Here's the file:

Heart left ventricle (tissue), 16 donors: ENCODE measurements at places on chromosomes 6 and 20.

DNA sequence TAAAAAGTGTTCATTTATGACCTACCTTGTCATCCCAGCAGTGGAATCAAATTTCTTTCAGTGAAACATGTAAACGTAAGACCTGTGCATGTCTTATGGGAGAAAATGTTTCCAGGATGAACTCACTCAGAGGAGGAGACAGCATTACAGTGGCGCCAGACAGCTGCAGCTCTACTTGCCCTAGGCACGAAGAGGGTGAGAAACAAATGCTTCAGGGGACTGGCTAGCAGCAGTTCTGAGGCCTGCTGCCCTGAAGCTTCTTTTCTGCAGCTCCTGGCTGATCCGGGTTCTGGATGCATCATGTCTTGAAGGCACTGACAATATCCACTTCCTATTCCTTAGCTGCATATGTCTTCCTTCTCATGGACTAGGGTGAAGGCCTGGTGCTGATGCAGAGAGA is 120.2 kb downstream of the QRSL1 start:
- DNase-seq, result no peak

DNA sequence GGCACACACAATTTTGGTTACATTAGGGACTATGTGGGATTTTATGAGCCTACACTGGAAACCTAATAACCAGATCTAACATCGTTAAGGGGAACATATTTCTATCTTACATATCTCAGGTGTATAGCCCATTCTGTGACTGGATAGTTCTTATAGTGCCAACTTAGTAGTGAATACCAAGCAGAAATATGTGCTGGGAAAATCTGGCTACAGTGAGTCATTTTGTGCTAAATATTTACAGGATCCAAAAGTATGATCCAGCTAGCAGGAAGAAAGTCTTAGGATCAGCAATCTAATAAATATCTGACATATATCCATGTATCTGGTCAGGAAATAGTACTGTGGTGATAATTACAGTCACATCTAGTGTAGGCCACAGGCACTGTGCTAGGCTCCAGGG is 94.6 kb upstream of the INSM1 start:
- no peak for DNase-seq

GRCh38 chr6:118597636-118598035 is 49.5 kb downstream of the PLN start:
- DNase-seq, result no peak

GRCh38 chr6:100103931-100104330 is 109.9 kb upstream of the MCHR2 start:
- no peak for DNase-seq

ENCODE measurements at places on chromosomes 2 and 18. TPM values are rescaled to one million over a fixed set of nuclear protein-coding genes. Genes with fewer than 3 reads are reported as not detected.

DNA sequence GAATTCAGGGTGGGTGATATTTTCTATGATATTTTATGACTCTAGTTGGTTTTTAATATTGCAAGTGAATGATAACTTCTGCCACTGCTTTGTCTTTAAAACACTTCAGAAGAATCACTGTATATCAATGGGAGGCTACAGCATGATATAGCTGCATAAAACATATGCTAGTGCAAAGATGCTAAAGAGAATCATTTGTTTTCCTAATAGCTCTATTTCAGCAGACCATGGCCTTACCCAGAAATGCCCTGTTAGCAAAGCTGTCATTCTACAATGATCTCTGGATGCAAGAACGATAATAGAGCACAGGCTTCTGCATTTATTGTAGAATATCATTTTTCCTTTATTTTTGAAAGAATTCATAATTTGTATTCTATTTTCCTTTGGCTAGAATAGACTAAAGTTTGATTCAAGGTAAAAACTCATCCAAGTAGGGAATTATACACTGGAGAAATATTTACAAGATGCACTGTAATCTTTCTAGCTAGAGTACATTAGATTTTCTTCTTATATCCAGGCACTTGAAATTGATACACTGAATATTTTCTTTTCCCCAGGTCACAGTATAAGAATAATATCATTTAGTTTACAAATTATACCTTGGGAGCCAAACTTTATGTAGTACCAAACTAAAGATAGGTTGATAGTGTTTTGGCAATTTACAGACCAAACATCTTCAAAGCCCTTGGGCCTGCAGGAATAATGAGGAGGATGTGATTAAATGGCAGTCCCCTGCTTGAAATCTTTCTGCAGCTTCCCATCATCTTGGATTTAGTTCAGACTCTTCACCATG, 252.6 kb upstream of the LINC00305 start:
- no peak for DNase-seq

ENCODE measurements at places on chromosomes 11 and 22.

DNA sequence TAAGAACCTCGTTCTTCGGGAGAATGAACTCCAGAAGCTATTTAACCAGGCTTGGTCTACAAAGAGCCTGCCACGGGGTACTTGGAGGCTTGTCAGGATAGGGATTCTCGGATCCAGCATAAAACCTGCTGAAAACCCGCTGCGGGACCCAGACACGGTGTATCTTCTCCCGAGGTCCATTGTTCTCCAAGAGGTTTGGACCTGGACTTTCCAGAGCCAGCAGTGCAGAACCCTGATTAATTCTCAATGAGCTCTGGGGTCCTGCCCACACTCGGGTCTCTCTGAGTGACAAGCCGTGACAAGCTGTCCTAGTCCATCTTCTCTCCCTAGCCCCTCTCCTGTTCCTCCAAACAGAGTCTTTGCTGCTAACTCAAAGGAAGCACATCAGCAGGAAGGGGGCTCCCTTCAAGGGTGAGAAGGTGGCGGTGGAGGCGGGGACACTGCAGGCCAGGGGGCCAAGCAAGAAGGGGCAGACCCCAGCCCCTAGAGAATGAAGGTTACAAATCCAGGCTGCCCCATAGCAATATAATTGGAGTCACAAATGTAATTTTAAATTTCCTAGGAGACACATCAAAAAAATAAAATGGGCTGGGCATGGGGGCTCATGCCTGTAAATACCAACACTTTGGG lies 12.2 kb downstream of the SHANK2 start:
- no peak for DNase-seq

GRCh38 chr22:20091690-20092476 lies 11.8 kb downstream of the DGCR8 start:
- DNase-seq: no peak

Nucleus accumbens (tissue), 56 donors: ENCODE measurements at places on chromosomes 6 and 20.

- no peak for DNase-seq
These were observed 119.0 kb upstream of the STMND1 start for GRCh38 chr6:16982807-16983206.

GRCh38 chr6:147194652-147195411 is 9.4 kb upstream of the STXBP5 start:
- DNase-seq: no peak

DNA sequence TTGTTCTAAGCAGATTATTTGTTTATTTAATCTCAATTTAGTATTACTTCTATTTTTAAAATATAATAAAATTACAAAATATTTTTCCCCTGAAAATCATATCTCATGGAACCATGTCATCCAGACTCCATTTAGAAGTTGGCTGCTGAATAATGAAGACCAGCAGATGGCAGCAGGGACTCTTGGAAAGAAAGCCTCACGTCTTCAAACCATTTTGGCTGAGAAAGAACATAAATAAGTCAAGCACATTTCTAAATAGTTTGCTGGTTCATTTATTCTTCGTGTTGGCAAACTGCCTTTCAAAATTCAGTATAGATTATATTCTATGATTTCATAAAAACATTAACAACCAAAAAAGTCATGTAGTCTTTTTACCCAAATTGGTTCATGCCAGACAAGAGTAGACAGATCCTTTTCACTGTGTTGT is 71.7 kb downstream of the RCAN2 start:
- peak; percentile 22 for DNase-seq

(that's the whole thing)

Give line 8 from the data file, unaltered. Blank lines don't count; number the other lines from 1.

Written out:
GRCh38 chr6:100103931-100104330 is 109.9 kb upstream of the MCHR2 start: